During any renovation project, large or small, where asbestos was disturbed safe work practices need to be implemented. Due to the health risks associated with inhaling asbestos, regular cleanup methods are not an option.
OSHA has published a list of prohibited work practices associated with asbestos.
Included in these prohibited practices is something referred to as “dry cleaning”. Asbestos should never be shoveled, vacuumed with a conventional vacuum cleaner or broom swept while it is dry. Compressed air should never be used to remove dust or debris. Finally, asbestos-containing material should never be cut, sanded, or subjected to grinding using any type of power tools without a HEPA vacuum exhaust collection system at the working point. All of these methods are prohibited due to the fact that they will redistribute asbestos fibers into the air.
So how do you clean asbestos debris from a site?
The following are safe work practices that need to be implemented when trying to clean any dust or debris containing asbestos.
First of all, it should be stressed that handling dust or debris that contains asbestos without proper training and personal protective equipment can be very detrimental to one’s health. Cleaning up debris or dust from an asbestos project may seem like a small task but is very important to take steps to minimize exposure to that dust. Asbestos is unique in the fact that the fibers can fracture into very small, sharp pieces. These fibers are so small that they require a microscope to be seen and some so small that an electron microscope must be used to observe the smallest of these fibers. For this reason, asbestos fibers can be inhaled deeply into the lungs where they become lodged. Because asbestos is a very strong mineral and cannot be broken down or dissolved, it can remain in the lungs indefinitely. Over time this can cause serious lung disease and cancer in some people.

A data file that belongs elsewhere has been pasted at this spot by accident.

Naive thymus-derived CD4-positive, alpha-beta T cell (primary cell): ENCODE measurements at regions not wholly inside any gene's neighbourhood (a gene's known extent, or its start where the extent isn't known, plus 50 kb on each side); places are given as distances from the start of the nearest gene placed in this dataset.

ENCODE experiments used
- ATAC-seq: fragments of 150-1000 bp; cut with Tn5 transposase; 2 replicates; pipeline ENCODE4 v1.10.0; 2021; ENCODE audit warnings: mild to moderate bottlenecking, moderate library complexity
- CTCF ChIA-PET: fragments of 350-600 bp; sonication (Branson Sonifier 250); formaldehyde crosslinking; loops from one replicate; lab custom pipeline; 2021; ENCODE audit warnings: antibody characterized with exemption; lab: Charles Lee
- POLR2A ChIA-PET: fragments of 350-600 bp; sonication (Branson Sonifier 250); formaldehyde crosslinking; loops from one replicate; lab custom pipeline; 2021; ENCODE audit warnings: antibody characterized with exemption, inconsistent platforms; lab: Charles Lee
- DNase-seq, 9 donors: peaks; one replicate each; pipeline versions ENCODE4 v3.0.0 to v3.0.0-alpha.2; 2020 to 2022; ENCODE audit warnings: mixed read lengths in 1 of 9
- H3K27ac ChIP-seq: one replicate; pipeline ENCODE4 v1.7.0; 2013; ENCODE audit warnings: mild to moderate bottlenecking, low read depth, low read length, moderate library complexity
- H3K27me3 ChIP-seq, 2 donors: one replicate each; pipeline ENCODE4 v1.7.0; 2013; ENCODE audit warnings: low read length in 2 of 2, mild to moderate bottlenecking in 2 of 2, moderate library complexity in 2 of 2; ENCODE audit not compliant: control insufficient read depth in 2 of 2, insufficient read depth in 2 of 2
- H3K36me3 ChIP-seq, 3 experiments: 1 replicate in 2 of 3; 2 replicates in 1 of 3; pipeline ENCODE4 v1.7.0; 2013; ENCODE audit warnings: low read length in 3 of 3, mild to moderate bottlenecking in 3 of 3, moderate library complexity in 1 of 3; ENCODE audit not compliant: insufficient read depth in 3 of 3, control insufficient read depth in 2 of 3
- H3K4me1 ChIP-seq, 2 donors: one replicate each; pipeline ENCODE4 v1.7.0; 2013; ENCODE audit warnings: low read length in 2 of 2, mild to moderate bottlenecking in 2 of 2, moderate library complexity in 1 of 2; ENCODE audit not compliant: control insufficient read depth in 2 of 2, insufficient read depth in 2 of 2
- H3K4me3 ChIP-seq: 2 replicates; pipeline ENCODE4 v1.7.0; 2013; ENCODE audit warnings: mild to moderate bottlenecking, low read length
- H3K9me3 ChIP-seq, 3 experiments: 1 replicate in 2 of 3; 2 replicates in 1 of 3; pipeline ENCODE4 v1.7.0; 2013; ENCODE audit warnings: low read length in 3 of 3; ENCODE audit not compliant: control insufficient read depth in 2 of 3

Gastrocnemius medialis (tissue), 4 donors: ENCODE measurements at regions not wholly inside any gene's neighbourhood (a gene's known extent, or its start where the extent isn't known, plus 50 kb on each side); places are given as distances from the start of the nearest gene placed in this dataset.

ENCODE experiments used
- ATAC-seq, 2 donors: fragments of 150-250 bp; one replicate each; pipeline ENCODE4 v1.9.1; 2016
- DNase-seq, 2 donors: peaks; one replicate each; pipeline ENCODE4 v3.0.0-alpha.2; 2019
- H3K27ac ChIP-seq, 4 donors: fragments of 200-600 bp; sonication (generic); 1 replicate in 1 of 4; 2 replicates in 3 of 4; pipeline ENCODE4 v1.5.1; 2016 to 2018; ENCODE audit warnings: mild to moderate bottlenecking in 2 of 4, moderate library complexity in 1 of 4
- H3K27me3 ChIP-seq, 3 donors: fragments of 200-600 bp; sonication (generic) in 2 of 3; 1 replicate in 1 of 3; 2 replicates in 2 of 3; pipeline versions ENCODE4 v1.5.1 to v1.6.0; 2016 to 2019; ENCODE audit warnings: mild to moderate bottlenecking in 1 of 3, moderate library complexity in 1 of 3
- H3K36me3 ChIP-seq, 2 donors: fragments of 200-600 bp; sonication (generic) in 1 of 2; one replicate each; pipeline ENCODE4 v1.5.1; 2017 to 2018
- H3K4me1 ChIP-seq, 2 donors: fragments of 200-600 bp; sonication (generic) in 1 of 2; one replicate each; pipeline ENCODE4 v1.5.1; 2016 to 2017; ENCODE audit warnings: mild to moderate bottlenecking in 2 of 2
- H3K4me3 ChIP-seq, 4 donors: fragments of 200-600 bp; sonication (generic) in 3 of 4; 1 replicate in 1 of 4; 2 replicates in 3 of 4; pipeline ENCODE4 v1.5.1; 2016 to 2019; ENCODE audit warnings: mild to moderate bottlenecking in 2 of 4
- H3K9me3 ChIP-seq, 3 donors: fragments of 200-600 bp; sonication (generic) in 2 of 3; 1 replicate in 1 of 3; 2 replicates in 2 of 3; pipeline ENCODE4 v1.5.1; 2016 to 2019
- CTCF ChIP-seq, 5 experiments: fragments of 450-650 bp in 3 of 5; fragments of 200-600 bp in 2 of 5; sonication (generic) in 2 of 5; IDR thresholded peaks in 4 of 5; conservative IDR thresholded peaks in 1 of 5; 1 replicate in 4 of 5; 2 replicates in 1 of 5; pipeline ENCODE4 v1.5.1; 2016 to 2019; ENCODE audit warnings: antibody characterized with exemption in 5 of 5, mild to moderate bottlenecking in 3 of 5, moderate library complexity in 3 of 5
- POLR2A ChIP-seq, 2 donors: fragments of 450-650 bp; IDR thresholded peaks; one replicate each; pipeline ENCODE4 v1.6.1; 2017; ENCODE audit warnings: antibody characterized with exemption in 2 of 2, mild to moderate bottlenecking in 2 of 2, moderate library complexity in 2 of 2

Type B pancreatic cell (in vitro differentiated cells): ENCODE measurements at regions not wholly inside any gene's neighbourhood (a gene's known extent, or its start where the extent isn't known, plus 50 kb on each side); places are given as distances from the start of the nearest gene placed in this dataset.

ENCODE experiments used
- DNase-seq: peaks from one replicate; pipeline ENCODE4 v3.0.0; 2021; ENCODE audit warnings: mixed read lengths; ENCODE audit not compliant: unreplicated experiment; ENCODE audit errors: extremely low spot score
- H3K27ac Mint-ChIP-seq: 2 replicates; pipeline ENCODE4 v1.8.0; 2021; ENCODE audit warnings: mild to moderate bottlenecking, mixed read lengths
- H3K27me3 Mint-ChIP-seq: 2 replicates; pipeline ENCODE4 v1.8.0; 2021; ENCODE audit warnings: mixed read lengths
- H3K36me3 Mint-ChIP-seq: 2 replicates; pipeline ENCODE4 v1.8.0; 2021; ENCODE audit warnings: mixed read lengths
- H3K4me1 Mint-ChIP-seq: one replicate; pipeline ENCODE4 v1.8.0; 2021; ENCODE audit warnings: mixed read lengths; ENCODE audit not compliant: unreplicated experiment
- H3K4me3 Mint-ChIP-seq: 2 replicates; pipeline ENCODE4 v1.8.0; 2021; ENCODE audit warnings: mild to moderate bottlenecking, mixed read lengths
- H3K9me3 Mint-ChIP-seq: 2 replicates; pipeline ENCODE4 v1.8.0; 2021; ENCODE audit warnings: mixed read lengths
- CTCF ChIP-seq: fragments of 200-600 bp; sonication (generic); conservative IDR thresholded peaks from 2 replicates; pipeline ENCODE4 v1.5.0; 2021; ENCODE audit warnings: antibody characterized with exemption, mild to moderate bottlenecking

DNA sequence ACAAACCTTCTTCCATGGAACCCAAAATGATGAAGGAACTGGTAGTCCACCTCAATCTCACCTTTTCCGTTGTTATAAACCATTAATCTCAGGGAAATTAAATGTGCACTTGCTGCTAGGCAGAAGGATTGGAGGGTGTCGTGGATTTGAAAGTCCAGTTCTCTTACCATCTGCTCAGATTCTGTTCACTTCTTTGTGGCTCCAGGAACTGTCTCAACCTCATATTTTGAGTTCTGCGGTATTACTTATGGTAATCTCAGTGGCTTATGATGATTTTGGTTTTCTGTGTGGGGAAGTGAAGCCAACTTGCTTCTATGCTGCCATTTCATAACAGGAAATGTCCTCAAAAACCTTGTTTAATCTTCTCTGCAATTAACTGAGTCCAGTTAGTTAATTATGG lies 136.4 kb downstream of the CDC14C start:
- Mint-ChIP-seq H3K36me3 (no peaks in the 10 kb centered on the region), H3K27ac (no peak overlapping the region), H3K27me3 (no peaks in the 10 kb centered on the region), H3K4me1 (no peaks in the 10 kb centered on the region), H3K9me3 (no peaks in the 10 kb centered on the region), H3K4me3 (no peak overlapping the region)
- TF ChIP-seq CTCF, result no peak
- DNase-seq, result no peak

If possible, you should contact a licensed asbestos abatement contractor to perform this work. If you are unable to hire a licensed company to clean up the debris or leaving the material will create an immediate hazard to occupants. Here are a few tips.
Never handle asbestos dust or debris while it is dry. Asbestos dust can easily become airborne and stick to your clothes, hair, or skin. Therefore, it is good to use disposable coveralls with a hood and boots over your clothes. The material should be wetted with water by using a lower pressure sprayer. A pump-up garden sprayer works best. A small amount of liquid soap added to the water will help it to penetrate more thoroughly and reduce the possibility of raising dust. Carefully use wet rags or paper towels to collect the dust and throw the waste, rags and all, into disposable plastic garbage bags. Always keep the material wet. Dry asbestos particles, if disrupted, can easily become airborne and spread. A HEPA-equipped vacuum can also be used if one is available. This should be a specific vacuum specially designed for asbestos clean-up. Not all household HEPA vacuum cleaners are sealed properly for this type of work. The HEPA filter on the vacuum will contain the microscopic asbestos fibers and prevent them from recirculation into the air. Anything that the HEPA vacuum does not clean up can be “wet wiped” as described above. All rags and cover-alls worn by workers need to be bagged and disposed of as asbestos waste. Be sure to shower and launder any clothing that comes into contact with asbestos dust.